India was toolate in #1 in the world becise of this reason.check how china is doing.

    Any way descrimination is sin in US.

    Honestly It is easy to talk this that ..but no one cant do nothing ecept talking as usual.
    So this is waste of time

    I have my experince in my whole life also with other freinds infact i helped all thise people
     
    Last edited: Mar 24, 2010
  6. aruna_077

    aruna_077 Senior IL'ite

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    goodfriend,

    Absolutely!
    2010 - Women get 33% right.

    When will it become 50%??

    Female foeticide...another issue.

    INDIANS - Grow up!!

    And INDIAN WOMEN - Wake up!!
     
  7. BeeAmma

    BeeAmma Silver IL'ite

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    Do not agree with you. Coz I know a lot of middle class girls that get professional degrees and pursue a career. Are you from an ultra-orthodox family?
     
  8. aruna_077

    aruna_077 Senior IL'ite

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    Dear Beeamma,

    What I mean here is the society's point of view. I know of many girls who shine in their lives even belonging to an impoverish or very orthodox families.

    My parents, ILs and DH are very supportive. But there are people in India or the Indian society in general who will be quite surprised to see girls pursuing education post-marriage.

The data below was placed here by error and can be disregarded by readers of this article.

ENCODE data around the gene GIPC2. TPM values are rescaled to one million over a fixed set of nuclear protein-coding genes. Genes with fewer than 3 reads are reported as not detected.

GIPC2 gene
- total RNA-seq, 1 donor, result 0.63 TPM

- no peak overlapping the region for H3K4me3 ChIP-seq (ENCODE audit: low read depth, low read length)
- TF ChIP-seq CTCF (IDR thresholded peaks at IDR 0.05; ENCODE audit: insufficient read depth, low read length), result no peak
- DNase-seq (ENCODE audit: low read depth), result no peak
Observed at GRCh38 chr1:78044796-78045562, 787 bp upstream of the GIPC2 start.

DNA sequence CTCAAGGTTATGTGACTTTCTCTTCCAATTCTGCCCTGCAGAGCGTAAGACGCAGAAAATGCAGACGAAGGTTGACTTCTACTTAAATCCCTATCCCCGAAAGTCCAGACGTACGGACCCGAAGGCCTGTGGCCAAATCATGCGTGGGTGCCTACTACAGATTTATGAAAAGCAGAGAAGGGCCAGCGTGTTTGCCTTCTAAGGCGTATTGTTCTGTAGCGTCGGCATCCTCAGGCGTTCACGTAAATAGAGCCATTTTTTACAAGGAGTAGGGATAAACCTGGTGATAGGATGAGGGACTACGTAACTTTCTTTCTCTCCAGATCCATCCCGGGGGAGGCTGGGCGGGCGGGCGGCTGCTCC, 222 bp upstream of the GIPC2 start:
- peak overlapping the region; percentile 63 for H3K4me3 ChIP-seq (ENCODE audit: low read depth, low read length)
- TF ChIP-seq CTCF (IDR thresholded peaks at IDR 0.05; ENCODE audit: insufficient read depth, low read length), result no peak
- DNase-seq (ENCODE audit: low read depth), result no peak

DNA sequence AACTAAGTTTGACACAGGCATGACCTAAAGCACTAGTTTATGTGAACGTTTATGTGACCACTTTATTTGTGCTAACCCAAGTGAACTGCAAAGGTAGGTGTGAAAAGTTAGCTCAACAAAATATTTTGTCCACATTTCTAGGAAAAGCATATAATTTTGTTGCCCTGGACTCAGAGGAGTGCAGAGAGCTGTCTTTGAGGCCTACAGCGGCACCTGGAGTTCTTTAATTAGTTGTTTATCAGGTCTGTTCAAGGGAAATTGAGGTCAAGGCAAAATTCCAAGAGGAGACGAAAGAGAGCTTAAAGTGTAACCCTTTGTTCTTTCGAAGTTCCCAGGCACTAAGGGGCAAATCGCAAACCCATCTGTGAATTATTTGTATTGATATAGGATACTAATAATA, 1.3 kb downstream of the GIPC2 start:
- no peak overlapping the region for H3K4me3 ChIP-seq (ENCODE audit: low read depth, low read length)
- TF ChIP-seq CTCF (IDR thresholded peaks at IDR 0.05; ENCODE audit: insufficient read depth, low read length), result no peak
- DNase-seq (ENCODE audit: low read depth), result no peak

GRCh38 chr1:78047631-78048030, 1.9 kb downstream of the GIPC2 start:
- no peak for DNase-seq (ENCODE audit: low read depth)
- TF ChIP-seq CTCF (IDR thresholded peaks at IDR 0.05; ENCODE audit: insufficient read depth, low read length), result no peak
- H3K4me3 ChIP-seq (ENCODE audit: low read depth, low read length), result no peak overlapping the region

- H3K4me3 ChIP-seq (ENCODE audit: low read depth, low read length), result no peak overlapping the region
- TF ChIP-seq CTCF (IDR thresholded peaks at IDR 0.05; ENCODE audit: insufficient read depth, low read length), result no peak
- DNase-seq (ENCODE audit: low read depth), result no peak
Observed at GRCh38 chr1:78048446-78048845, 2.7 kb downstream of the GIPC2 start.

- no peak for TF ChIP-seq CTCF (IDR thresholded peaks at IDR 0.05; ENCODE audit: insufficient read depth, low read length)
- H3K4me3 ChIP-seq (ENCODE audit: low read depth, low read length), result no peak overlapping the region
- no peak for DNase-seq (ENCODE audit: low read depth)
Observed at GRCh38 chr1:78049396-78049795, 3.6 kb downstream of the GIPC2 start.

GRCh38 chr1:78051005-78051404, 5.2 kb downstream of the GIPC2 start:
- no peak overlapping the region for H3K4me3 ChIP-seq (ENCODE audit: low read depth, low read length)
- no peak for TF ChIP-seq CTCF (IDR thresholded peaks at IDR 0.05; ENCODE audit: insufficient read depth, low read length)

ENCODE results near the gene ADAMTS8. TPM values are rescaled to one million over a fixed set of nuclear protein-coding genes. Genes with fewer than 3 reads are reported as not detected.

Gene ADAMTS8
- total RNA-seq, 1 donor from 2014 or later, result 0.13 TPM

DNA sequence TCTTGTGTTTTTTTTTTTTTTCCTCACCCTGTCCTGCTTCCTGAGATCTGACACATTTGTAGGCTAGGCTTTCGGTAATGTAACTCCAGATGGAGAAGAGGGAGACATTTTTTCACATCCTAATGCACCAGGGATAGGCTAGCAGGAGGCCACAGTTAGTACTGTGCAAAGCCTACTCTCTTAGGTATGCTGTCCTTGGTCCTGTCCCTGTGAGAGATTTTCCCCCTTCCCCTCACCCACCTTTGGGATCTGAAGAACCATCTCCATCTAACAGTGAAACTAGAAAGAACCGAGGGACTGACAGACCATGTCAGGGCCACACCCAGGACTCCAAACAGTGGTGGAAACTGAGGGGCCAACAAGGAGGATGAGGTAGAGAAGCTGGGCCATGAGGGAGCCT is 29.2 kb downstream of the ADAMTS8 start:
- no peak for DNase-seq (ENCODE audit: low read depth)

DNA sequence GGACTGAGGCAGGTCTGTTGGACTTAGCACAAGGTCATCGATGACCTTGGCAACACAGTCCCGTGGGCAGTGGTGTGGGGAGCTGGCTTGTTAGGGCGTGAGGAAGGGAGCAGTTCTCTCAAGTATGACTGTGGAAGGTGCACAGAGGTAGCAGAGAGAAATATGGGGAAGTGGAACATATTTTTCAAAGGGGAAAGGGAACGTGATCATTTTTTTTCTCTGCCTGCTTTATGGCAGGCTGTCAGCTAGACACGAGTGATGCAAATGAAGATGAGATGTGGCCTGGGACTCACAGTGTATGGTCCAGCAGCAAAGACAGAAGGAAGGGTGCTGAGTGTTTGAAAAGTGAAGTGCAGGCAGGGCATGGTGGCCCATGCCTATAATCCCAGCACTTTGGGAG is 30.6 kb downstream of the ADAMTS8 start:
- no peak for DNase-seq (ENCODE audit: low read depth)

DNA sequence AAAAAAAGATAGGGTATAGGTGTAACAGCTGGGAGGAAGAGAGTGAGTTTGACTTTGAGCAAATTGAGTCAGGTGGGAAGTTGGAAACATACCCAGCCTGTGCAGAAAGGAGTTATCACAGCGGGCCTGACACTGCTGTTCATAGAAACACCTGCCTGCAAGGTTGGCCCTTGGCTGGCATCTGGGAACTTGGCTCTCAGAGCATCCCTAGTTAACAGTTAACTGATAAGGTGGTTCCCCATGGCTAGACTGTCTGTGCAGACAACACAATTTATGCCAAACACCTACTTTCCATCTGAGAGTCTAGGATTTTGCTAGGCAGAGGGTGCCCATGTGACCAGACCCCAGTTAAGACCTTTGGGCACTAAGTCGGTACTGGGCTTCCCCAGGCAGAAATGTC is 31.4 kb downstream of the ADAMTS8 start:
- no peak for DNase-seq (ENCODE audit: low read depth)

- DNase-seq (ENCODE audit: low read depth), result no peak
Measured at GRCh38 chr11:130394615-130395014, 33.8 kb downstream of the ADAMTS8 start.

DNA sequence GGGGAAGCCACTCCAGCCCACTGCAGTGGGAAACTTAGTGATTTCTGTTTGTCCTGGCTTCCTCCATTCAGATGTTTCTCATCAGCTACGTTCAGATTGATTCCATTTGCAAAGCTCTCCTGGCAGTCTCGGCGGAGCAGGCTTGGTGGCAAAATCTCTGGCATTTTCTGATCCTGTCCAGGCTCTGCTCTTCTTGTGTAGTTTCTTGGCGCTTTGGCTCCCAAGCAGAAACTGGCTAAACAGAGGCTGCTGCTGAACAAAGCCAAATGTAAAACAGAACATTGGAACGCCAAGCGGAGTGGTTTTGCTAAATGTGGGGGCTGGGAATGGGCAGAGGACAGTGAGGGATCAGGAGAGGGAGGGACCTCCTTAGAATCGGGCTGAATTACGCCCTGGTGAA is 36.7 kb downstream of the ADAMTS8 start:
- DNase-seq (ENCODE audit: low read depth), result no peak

No questions until people get to know that you are married.

    Once they know, they pose questions like - Why did you opt for higher education after marriage?
    Does your husband and ILs approve of your education?
    .............and so on.

    Am sure many ladies who have succeeded in their careers and at the same time had a family must have faced these questions!
     
    Last edited: Mar 24, 2010
  9. BeeAmma

    BeeAmma Silver IL'ite

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    Archana,
    Going to cite local data points since they are higher up in my memory store :).

    I think most everyday americans are quite friendly.
    Occasionally however you come across a nut that would be kinda parochial and racist. We have a couple of neighbours that keep trying to get us to go to their church (they know we are hindus). Kinda irksome.